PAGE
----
Risk Management When Does Hedging Add Value?. Objective.
Download Policy: Content on the Website is provided to you AS IS for your information and personal use and may not be sold / licensed / shared on other websites without getting consent from its author.While downloading, if for some reason you are not able to download a presentation, the publisher may have deleted the file from their server.
The objective of this session is to examine corporate risk management policies. We begin by asking the question: Why should corporations worry about risk management? Answering why one manages risk will determine how best to measure and manage risk.
What is risk management?
Risk management refers to policies designed to manage the volatility in the underlying cash flows and/or market value of assets or liabilities of a firm.
Distinction: Market or hedgable risks and nonmarket or nonhedgable risks.
Market risks refer to risks that can easily be laid off in future markets or swap markets.
Nonhedgable risks: Idiosyncratic risks: variability arising from company specific events. For example, the risk that the CEO leaves for Bermuda (taking with him many of the firms assets). Presumably nonhedgable risks are diversifiable and thus in an efficient market do not effect firm value. Note that this conclusion does not hold for closely held firms.
Suppose a firm invests in oil. Specifically it acquired 1 million barrels of oil at $45 per barrel. The firm expects to hold the oil in inventory and then sell it in a month. The corporate tax rate is progressive in that income under $5 million is tax free and income over $5 million is taxed at a 30% tax rate. The Treasury operation ofthe firm forecasts two possible outcomes:
Now suppose a hedge can be put in place that locks in a price of $50 (the expected price one month hence). Should they do it? Yes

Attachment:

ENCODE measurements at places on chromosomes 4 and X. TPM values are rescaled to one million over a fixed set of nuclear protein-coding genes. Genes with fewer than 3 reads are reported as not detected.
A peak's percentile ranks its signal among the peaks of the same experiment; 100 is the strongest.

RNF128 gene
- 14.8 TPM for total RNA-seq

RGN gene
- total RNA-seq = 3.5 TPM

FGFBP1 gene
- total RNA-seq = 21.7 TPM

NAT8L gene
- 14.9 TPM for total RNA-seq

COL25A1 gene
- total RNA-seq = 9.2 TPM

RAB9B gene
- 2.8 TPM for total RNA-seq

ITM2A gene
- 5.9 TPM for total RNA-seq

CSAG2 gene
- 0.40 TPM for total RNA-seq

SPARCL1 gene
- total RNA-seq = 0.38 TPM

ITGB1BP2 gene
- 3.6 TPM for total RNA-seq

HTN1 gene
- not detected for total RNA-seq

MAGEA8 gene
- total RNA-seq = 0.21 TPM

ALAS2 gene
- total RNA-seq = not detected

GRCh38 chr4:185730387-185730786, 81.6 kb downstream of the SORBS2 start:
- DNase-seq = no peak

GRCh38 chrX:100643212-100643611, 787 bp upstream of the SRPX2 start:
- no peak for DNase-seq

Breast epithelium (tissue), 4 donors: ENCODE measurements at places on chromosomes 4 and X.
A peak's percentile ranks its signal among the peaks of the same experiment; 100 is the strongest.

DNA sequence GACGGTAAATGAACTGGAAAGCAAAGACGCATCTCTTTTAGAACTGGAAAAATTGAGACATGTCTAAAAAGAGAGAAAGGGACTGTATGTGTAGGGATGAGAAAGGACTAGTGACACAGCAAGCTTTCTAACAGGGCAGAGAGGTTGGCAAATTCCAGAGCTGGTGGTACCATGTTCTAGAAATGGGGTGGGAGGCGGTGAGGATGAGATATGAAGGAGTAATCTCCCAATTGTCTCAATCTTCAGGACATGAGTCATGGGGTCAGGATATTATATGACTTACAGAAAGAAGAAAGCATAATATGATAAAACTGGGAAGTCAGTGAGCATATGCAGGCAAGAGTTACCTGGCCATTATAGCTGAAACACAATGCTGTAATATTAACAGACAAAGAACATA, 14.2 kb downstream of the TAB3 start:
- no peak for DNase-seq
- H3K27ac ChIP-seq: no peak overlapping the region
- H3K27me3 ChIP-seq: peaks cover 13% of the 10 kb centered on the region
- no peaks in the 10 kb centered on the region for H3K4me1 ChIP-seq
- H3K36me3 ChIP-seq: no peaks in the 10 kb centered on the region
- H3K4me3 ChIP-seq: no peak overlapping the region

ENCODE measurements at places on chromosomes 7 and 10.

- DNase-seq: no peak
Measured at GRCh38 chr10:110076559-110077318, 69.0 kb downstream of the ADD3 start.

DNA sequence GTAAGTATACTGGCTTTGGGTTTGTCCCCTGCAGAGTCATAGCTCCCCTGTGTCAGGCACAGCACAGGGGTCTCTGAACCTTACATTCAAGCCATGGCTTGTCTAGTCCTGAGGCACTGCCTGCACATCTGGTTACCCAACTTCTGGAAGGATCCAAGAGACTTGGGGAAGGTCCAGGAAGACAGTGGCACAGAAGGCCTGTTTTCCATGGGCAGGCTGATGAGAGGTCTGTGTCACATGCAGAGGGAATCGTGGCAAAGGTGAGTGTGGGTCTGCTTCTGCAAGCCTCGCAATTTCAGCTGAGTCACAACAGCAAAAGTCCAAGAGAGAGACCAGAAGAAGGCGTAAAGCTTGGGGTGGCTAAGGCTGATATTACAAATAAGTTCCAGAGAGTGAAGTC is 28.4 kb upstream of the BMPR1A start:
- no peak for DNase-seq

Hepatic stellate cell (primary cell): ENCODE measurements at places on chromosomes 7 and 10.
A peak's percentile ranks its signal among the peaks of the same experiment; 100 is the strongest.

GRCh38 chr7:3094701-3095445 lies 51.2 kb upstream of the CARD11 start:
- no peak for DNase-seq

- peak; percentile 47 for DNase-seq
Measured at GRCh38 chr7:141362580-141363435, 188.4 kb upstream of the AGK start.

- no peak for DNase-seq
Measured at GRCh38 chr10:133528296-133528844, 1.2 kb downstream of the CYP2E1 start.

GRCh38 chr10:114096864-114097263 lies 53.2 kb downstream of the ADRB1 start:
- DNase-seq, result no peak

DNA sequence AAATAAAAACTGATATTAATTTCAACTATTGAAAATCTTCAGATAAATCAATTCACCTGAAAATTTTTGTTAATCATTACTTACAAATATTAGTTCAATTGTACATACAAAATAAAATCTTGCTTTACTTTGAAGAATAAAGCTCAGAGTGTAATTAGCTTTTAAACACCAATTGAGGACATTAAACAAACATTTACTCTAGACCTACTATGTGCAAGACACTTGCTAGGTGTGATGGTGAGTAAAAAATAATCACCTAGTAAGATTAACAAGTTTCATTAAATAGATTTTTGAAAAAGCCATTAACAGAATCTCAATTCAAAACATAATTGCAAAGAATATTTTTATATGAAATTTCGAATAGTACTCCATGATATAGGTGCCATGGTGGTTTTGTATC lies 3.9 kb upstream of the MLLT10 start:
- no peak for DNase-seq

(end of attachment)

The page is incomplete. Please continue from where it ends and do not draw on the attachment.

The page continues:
Why? Because after-tax income will be $5 million versus expected after-tax income of $4.25 million (50% chance of 0 and 50% chance of $8.5 million).
Issue external capital
Consider an Oil Company whose development expenditures are a function of internally generated funds. There are two levels of development expenditures:
Development = $200 million generates NPV = $90 million
Development = $100 million generates NPV = $60 millionExample
The following table describes the company’s policies
Now suppose that the firm has available a hedge that generates proceeds of $100 if prices fall (i.e., a short forward position) and loses $100 when prices rise:
What should companies generally worry about?
Not the variability of cash flows or market value but rather the likelihood that the cash flows drop below a certain level (triggering underinvestment or financial distress).
If the goal of risk management is to reduce the likelihood of bad events, reducing variance per se probably should not be the goal (think about this when examining strategies concerning how to hedge). Rather the focus of should be on the lower tail of the cash flow distribution.
Insurance versus variance reduction:
For most nonfinancial institutions VAR models are not very helpful. The reason is you need to be very confident about the underlying probability distribution. Also, most companies worry about cumulated losses.
What to do? Do what you did when figuring out capital structure. Simulate cash flows and calculate the fraction of simulated cash flows that fall below a certain threshold levelattempt to take positions in hedges that eliminate these “bad outcomes”.